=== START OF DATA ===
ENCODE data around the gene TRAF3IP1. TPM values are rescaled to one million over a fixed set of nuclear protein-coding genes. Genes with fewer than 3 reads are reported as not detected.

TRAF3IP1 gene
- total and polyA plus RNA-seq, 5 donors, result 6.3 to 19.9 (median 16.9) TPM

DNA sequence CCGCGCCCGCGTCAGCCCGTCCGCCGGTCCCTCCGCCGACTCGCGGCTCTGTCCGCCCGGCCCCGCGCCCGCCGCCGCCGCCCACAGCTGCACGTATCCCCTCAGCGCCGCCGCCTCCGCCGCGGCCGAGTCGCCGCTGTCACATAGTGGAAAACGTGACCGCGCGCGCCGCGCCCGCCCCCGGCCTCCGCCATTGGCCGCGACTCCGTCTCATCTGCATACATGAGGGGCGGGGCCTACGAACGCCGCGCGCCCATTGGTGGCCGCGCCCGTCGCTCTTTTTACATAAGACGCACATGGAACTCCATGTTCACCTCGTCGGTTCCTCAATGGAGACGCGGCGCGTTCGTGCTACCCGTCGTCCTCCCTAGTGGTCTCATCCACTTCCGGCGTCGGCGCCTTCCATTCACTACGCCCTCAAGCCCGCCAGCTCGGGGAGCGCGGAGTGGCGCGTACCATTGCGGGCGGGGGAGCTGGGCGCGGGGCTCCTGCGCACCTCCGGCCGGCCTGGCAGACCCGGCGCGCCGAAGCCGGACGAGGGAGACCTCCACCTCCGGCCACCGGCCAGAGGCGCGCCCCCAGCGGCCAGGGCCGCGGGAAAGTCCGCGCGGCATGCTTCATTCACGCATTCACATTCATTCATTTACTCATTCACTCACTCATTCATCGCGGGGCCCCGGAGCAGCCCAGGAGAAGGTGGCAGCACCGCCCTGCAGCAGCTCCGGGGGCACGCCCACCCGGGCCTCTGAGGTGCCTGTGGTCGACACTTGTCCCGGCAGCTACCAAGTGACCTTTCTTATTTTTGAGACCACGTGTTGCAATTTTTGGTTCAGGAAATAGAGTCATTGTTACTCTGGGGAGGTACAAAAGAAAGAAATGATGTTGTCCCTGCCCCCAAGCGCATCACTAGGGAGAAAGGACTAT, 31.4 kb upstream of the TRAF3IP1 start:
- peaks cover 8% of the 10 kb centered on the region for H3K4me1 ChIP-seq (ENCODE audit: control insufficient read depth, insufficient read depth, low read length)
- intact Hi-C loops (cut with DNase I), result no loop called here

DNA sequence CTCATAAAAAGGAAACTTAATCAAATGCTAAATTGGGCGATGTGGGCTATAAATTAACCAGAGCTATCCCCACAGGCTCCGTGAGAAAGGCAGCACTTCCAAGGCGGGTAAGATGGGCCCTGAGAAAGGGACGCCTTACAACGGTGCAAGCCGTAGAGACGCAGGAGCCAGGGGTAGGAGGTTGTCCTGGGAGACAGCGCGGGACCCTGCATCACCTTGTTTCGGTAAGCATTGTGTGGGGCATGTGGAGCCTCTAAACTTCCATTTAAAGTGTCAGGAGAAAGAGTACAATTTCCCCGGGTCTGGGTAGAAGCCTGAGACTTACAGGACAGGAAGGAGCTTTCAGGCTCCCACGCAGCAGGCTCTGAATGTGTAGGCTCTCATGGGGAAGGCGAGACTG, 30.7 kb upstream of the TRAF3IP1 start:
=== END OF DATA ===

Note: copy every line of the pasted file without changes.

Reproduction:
ENCODE data around the gene TRAF3IP1. TPM values are rescaled to one million over a fixed set of nuclear protein-coding genes. Genes with fewer than 3 reads are reported as not detected.

TRAF3IP1 gene
- total and polyA plus RNA-seq, 5 donors, result 6.3 to 19.9 (median 16.9) TPM

DNA sequence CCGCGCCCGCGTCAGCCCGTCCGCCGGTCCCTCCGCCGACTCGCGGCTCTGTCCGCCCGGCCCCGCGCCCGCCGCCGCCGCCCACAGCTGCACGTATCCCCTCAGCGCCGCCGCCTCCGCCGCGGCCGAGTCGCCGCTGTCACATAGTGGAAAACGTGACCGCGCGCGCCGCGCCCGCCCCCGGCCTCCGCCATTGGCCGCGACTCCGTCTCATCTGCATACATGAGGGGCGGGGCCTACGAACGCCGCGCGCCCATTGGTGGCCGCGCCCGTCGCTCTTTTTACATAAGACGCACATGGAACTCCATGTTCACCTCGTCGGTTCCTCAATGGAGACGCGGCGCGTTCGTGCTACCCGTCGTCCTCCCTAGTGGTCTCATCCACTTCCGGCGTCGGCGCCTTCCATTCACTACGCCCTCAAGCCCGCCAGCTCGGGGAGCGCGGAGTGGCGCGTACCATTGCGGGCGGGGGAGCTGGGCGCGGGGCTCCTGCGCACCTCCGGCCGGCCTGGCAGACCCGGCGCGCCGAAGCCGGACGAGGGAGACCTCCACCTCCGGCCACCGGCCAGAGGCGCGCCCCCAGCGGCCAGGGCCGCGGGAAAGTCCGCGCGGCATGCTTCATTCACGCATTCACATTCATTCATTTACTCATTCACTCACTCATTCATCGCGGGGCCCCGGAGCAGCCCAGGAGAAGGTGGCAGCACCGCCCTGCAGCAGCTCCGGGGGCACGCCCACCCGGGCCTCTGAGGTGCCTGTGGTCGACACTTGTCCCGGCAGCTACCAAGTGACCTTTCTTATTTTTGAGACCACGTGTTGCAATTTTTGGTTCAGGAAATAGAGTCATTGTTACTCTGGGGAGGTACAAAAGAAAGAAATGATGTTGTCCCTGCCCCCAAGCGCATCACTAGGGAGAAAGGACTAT, 31.4 kb upstream of the TRAF3IP1 start:
- peaks cover 8% of the 10 kb centered on the region for H3K4me1 ChIP-seq (ENCODE audit: control insufficient read depth, insufficient read depth, low read length)
- intact Hi-C loops (cut with DNase I), result no loop called here

DNA sequence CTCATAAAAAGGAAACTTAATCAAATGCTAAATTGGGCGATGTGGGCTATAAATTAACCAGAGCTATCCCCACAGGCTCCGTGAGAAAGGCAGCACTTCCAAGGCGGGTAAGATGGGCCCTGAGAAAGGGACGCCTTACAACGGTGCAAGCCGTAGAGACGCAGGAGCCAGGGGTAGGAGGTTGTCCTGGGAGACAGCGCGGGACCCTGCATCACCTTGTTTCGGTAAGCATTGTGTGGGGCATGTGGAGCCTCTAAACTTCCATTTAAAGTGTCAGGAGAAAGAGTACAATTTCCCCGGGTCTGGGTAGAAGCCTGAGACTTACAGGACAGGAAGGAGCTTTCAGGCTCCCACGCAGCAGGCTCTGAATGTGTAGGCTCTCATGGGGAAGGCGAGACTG, 30.7 kb upstream of the TRAF3IP1 start: